Want Some Apples? ”Pick Them Yourself, One Kuna Per Kilogram!”

Lauren Simmonds

Up for some apple picking?

As Miroslav Kuskunovic/Agrobiz/Poslovni Dnevnik writes on the 10th of September, 2018, an unusual but welcome advertisement was recently placed on Facebook by Sven Dorotić, a fruit grower from the small village of Brežane Lekeničke, located in Sisak-Moslavina County, who wants to encourage people to come and pick home-grown apples themselves, as well as use such an approach to potentially open up a new sales channel.

Sven, with all types of apples growing in his large orchard, has invited the public to come and pick them themselves, as many as they want, for a price of between just one and three kuna depending on the type of apple taken.

“Unfortunately, we’ve got a workforce problem so we’ve not been able to find people for harvesting, and what’s worse, wholesalers are offering ridiculously low prices for apples. I decided to start advertising and encourage people who want to come and pick their own apples and get them for a really low price too. Our orchard stretches 3.5 hectares, it’s 38 kilometres from Zagreb and 25 kilometres from Sisak, and I believe it will encourage people to come and be provided with with healthy, good quality apples,” says Sven Dorotić.

Sven says that this year, the apple harvest will be extremely good, and he expects to have about 120 tons of them. Over the last two years, however, because of unfavourable weather conditions, things haven’t been so good.

“This year’s been good, but the domestic market is being overwhelmed with last year’s imported apples, which ruin their purchase price,” Dorotić explained, adding that the method he is advertising online is a direct doorstep sale and therefore everything is legal and by the book.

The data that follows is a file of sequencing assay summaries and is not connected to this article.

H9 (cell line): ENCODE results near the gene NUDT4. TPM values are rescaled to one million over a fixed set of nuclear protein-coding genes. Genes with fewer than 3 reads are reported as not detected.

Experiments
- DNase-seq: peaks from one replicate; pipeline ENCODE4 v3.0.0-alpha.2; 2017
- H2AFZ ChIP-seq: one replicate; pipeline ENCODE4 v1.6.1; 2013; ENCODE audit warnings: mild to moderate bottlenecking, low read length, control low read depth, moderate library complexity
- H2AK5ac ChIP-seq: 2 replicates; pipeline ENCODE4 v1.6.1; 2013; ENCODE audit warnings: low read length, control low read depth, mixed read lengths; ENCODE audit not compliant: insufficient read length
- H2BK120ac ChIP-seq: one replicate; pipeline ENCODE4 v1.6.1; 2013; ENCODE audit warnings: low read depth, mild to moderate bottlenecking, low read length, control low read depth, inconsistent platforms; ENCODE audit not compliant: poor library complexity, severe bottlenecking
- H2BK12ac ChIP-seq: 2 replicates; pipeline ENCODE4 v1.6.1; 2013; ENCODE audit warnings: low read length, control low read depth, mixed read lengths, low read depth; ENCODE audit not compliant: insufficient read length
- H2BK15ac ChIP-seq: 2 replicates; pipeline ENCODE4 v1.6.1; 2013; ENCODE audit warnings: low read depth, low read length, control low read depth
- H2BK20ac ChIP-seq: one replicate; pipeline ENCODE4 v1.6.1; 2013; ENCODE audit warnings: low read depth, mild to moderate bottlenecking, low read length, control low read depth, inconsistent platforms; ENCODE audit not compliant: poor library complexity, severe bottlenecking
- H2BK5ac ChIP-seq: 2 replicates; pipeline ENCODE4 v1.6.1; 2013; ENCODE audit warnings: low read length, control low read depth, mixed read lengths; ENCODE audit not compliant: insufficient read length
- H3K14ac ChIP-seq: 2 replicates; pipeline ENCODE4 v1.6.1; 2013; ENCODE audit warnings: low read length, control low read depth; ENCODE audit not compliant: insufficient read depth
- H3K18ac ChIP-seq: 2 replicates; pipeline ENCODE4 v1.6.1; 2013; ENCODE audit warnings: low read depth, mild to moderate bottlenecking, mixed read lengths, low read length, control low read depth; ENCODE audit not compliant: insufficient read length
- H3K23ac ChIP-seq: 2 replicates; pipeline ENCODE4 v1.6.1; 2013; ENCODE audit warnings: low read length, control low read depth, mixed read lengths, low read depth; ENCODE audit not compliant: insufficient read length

“My wish is to welcome people who are ready to enjoy themselves in nature, to pick [apples] for themselves, as many as they want and how much they think they’ll need, and when they’re finished, we put them on the scales, and sell them at a price of between one to three kuna, depending on what sort of apple they want. My plan is to expand [my business] this kind of way, so, if possible, I can connect with tourist agencies who can and will want to organise excursions for retirees, citizens and for children from elementary and high schools for whom apple harvesting in this way could be interesting,” says Dorotić.

For this year, Croatia’s fruit growers have announced a good yield, and in recent days, some larger fruit growers have called upon the institutions to be on the lookout a bit more, because, as has been claimed, most chains are reselling apples from last year’s imports. Thus, as Željko Ledinski, another fruit grower from close to Bjelovar said, some imports of apples from neighboring Bosnia and Herzegovina are being sold in Konzum and Plodine for more than 11 kuna.

As he wrote, ”We’re talking about last year’s apples, and the prices are extremely high, it’s a move intended to mislead consumers and make them think they’re new apples.”


Click here for the original article by Miroslav Kuskunovic for Agrobiz


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